Technology, Identity, and Inertia...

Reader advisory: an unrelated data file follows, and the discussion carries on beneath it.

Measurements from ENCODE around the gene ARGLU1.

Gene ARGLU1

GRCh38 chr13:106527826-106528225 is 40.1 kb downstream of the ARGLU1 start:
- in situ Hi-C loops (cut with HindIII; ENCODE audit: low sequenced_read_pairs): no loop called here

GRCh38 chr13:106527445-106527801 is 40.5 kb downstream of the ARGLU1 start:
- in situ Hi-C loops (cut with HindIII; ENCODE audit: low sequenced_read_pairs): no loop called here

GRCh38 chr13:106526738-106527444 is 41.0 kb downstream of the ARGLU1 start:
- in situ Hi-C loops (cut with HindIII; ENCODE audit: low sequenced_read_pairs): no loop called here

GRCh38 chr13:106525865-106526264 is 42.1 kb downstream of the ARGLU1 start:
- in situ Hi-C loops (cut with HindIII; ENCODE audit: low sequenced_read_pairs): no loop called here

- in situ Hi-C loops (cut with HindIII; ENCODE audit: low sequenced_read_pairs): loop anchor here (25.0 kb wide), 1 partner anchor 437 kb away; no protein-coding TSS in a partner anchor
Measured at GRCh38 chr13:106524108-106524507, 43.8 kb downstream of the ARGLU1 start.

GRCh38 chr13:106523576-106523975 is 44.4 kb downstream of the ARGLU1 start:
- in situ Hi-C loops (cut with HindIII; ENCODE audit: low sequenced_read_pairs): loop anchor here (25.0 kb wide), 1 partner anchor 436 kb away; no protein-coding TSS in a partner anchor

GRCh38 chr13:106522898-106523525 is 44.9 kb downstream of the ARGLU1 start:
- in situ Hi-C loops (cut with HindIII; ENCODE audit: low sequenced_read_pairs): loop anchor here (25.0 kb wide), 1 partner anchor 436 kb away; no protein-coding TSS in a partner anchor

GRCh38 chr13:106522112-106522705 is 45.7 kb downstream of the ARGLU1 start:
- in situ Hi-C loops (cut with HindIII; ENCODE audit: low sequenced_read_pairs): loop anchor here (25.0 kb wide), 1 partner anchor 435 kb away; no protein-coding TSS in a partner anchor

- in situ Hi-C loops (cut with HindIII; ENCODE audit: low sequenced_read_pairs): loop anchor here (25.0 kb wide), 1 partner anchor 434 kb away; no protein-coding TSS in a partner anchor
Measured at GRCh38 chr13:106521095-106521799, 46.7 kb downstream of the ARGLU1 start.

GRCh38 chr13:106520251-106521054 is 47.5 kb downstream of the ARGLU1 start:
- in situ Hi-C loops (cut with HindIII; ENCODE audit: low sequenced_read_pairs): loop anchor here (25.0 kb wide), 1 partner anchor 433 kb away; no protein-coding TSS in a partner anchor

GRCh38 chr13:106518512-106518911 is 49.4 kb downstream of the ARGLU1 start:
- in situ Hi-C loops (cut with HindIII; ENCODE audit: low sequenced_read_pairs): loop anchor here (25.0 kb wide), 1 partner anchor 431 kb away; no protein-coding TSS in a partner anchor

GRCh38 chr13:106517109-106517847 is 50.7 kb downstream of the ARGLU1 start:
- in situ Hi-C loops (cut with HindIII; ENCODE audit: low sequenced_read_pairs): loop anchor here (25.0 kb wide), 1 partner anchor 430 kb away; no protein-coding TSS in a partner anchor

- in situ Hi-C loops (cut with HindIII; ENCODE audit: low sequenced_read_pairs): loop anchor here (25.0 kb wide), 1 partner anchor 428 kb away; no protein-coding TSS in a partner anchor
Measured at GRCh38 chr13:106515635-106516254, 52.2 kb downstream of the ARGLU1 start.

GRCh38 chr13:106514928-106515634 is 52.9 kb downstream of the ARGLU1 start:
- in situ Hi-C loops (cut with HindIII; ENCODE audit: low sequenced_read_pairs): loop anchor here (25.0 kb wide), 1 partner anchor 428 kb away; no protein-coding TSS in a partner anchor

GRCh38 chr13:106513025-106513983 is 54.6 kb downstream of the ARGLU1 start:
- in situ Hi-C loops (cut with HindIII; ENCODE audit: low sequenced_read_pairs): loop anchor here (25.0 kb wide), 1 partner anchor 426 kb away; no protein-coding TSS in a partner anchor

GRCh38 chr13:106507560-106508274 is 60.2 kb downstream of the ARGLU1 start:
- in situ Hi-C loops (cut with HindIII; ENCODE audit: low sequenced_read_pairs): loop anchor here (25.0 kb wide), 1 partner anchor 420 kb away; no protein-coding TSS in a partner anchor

OrganizationScience Vol. 20, No. 2, March���April 2009, pp. 441���460 issn 1047-7039 eissn 1526-5455 09 2002 0441 informs �� doi 10.1287/orsc.1080.0419 �� 2009 INFORMS Technology, Identity, and Inertia Through the Lens of ���The Digital Photography Company��� Mary Tripsas Harvard Business School, Boston, Massachusetts 02163, email@example.com Obehavioral, rganizations often experience difficulty when pursuing new technology. Large bodies of research have examined the social, and cognitive forces that underlie this phenomenon however, the role of an organization���s identity remains relatively unexplored. Identity comprises insider and outsider perceptions of what is core about an organization. An identity has associated with it a set of norms that represent shared beliefs about legitimate behavior for an organization with that identity. In this paper, technologies that deviate from the expectations associated with an organization���s identity are labeled identity-challenging technologies. Based on a comprehensive field-based case study of the entire life history of a company, identity-challenging technologies are found to be difficult to capitalize on for two reasons. First, identity serves as a filter, such that organizational members notice and interpret external stimuli in a manner consistent with the identity. As a result, identity-challenging technological opportunities may be missed. Second, because identity becomes intertwined in the routines, procedures, and beliefs of both organizational and external constituents, explicit efforts to shift identity in order to accommodate identity-challenging technology are difficult. Given the disruptive nature of identity shifts, understanding whether technology is identity challenging is a critical consideration for managers pursuing new technology. Key words: technological change organizational evolution organizational identity industry emergence History: Published online in Articles in Advance March 6, 2009. Intel equaled memories in all of our minds. How could we give up on our identity? How could we exist as a company that was not in the memory business? It was close to being inconceivable. (Grove 1996, p. 90) Technological change can provide tremendous oppor- tunities for firm growth and renewal however, the challenges of capitalizing on these opportunities are significant. Existing capabilities, resource commitments, behavioral routines, and cognitive frames frequently constrain a firm���s response to external change such that the same elements that helped foster success under one technological regime become inertial forces, lim- iting adaptive flexibility and driving suboptimal out- comes in a different environment (Benner and Tushman 2002, Christensen and Bower 1996, Henderson and Clark 1990, Kaplan 2008, Tripsas and Gavetti 2000, Tushman and Anderson 1986). Part of the challenge is that technological change often has implications beyond the technology itself new customer segments with dif- ferent preferences may emerge (Abernathy and Clark 1985, Christensen and Bower 1996, Tripsas 2008) com- plementary assets necessary for commercialization may shift (Mitchell 1989, Tripsas 1997) new business mod- els may be required (Chesbrough and Rosenbloom 2002, Tripsas and Gavetti 2000) the optimal modular bound- aries and degree of vertical integration may change (Baldwin 2008, Jacobides et al. 2006) and different alliance networks may be appropriate (Rosenkopf and Nerkar 2001, Rothaermel and Boeker 2008). A firm may ultimately need to develop an entirely new organiza- tional identity whereby both organizational members and external constituents must alter deeply held assumptions and beliefs about what the firm represents. Even seem- ingly minor shifts from a technological standpoint may challenge the existing organizational identity if, by pur- suing the new technology, the organization violates the core features associated with its existing identity. Yet, despite the potential importance of organizational iden- tity as it relates to technological transitions, the terrain is relatively unexplored. Organizational identity represents both how organi- zational insiders and outside constituents perceive an organization (Hsu and Hannan 2005, P��los et al. 2002). Because distinguishing between these two perspectives can be important to understanding technology and iden- tity dynamics, I use the phrases ���internal identity��� and ���external identity��� where that distinction is relevant.1 Internal identity represents a shared understanding by organizational members regarding what is central, dis- tinctive, and enduring about an organization (Albert and Whetten 1985). It helps insiders to answer questions such as ���Who are we? What kind of business are we in?��� and guides key strategic decisions such as whether to make an acquisition, enter a new market, or divest a divi- sion. When faced with uncertainty or a challenging issue, managers view the issue through the lens of the firm���s internal identity, which guides interpretation and action (Dutton and Dukerich 1991b, Markides 2000). External identity, on the other hand, captures how outside audi- ences such as institutional actors, customers, suppliers, or 441